Did you know that SERP diversity is actually decreasing? In other words, fewer URLs are ranking for the most competitive keywords as Google gives more and more attention to the pages that perform the best. “But wait, I have a (short, not-very-insightful) landing page built for every single keyword on my list!” How are those pages performing lately? I would guess that they haven’t seen much traffic lately (amIright?), and here’s why:
The latest Panda update just drove this home even further. If this is you, your keyword strategy may need a refresh . Here are a few areas to consider.
Google’s passionate dedication to understanding user intent means that individual keywords are becoming less important than a holistic understanding of the content on a given web page. So each unique keyword is no longer a target itself, but rather part of a topical composite. How do you build a content strategy around composites instead of individual keywords? Start with your list of keywords, open a new spreadsheet, and start sorting. AdWords might have given you some AdGroups to get you started, but you’re going to go through the list and group together the keywords that are highly related. As you organize keywords into composites, you will eventually want to confine each group to one row.
If you are unsure about grouping certain keywords together, search for the keywords in question and compare the SERPs. If the results are similar — a lot of the same results show up on both pages — then those keywords do belong in the same group. (This is also a good exercise for when you’ve finished grouping. Chose a few out of each group and search for them to make sure the results are similar. Sometimes what seems parallel to someone in the industry means something else to Google. If the keywords aren’t the same in Google’s eyes, you may not want them in the same group.)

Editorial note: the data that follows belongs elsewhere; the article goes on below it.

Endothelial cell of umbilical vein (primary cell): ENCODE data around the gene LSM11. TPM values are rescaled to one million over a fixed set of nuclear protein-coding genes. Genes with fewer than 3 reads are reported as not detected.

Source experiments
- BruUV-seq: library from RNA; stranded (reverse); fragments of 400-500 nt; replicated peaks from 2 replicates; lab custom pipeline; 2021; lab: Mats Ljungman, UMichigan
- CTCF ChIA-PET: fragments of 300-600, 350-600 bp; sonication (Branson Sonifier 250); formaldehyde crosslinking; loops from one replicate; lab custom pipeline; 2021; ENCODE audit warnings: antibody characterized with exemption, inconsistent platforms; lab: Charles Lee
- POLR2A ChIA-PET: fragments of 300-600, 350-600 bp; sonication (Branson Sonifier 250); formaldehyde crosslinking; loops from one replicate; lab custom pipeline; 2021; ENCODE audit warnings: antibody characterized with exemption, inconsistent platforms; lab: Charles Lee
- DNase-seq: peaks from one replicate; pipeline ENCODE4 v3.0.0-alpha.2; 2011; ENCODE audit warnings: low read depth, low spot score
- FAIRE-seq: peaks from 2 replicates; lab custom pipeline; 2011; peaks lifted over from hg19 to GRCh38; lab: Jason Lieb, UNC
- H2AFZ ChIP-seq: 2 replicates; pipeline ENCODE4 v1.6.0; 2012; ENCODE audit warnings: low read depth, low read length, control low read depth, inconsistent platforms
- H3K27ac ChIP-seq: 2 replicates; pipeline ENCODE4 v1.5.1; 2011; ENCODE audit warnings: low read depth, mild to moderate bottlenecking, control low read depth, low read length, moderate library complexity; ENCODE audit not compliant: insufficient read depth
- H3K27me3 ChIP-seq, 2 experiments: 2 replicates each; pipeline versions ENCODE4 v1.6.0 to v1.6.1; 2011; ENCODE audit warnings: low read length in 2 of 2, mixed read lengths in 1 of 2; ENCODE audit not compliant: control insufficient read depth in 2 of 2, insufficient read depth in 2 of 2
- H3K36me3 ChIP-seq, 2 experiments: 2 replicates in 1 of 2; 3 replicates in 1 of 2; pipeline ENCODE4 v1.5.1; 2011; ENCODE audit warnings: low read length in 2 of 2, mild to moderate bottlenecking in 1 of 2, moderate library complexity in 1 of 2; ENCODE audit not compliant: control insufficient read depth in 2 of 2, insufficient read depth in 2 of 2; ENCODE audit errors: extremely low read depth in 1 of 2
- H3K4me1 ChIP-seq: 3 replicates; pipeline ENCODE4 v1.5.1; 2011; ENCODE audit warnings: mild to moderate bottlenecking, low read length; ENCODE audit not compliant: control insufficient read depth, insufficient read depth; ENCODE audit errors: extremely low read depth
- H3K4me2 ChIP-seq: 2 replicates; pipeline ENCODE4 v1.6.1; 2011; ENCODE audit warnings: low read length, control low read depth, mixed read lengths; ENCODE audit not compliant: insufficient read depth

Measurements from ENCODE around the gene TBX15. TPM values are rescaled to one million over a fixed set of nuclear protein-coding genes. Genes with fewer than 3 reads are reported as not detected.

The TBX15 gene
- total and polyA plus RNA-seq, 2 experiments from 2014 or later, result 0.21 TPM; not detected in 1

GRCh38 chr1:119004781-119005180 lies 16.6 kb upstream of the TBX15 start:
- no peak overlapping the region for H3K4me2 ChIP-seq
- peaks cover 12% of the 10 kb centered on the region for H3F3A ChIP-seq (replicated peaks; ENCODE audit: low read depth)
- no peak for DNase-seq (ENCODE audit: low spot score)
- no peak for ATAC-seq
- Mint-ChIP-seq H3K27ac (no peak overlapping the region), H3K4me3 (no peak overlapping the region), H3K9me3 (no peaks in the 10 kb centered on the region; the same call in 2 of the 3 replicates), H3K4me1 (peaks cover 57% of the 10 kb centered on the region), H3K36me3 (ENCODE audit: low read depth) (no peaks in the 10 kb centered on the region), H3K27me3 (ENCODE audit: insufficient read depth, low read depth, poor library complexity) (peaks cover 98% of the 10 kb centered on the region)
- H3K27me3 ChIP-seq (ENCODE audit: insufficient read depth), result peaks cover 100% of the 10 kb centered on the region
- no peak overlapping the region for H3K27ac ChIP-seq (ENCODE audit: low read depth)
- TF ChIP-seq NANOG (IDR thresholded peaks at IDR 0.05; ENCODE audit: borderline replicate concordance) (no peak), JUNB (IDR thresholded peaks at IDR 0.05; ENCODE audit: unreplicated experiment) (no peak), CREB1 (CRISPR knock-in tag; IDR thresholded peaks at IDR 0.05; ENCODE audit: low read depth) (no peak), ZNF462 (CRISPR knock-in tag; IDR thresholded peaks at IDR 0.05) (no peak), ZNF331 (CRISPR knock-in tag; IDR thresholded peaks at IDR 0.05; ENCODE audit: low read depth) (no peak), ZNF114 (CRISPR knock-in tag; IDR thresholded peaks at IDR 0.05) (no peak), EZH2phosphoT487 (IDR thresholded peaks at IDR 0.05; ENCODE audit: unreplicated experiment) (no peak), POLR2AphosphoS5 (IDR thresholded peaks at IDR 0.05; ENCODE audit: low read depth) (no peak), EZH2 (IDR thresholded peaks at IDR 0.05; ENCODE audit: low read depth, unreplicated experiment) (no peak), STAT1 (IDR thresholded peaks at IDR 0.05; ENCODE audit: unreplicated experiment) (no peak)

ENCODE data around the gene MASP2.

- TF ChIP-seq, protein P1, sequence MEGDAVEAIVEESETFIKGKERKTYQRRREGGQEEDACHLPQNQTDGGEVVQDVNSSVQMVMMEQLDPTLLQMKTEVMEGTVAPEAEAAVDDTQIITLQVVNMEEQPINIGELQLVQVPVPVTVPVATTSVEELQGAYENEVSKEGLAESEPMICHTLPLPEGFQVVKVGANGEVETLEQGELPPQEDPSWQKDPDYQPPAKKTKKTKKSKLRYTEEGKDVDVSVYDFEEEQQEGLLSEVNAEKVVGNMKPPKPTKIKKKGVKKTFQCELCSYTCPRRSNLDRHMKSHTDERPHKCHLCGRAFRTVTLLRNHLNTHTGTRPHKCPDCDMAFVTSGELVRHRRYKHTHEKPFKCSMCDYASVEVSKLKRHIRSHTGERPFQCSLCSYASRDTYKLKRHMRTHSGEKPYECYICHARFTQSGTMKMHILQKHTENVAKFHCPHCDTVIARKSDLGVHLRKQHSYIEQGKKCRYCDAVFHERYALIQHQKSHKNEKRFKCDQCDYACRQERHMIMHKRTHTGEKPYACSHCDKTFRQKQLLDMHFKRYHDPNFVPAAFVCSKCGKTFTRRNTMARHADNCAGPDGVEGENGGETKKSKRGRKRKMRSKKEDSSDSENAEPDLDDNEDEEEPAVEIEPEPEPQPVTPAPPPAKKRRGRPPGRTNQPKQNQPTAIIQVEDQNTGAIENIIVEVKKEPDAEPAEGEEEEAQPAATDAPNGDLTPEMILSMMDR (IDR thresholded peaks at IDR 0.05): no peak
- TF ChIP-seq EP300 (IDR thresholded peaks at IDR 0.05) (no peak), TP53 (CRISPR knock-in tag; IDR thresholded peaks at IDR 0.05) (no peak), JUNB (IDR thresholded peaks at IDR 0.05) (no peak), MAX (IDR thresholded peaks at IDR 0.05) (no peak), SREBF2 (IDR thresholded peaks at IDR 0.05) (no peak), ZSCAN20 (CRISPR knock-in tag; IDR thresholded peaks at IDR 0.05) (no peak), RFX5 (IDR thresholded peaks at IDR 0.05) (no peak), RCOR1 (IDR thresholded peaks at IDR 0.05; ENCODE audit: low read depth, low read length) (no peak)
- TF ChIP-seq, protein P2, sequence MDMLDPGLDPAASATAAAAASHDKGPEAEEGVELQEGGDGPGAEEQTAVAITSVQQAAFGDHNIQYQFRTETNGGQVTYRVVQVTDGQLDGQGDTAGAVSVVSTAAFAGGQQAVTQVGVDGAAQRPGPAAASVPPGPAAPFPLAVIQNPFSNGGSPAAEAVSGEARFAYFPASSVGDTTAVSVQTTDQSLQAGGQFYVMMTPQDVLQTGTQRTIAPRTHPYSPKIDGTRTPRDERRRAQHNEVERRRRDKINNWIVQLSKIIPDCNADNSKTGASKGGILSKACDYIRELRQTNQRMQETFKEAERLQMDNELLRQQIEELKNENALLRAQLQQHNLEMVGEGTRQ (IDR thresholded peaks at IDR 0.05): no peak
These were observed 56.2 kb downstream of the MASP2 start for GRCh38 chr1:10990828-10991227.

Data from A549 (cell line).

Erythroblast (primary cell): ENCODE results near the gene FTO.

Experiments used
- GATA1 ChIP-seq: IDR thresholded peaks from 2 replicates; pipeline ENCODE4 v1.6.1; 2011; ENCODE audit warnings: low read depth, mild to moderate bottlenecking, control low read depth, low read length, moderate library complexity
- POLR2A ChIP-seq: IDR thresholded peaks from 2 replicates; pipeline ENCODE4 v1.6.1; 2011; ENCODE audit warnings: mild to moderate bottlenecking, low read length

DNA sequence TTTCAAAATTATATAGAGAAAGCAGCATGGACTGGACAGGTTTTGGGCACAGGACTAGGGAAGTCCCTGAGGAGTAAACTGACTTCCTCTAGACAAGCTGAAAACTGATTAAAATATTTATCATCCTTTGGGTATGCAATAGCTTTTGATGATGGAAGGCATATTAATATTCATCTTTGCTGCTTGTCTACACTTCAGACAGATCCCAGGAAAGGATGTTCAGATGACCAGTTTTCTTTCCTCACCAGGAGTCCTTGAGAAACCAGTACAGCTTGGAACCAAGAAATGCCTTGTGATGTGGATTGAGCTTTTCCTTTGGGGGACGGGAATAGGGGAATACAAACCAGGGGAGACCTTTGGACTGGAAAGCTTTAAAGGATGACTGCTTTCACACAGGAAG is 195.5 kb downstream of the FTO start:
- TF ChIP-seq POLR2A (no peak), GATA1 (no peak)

Now, add a couple columns to your spreadsheet to prioritize your keyword groups based on traffic and difficulty rating. Moz provides a killer Keyword Difficulty and SERP Analysis tool that assigns a difficulty score as a percentage (where 100% equals impossible). To stay organized, use the difficulty score of the most highly trafficked keyword in each group. It still makes SEO sense to focus on keywords with the least competition and most traffic. The difference is that you are now targeting keyword composites, not individual keywords.
Finally, you want to determine where your site is already performing well, and where there are gaps in your content. You do this with a simple Google query: “site:yourdomain.com your keyword”. You will have one of three results:
You don’t need to search every keyword, just one or two from each group, because you’re writing content for the whole group.
It’s relatively simple to update your keywords strategy. Just remember that it’s not about the keyword as much as it is about user intent and the topic at hand. Grab a fresh cup of coffee, round up those keywords, open a new spreadsheet – it’s time to change the world! (Cue epic background music.)
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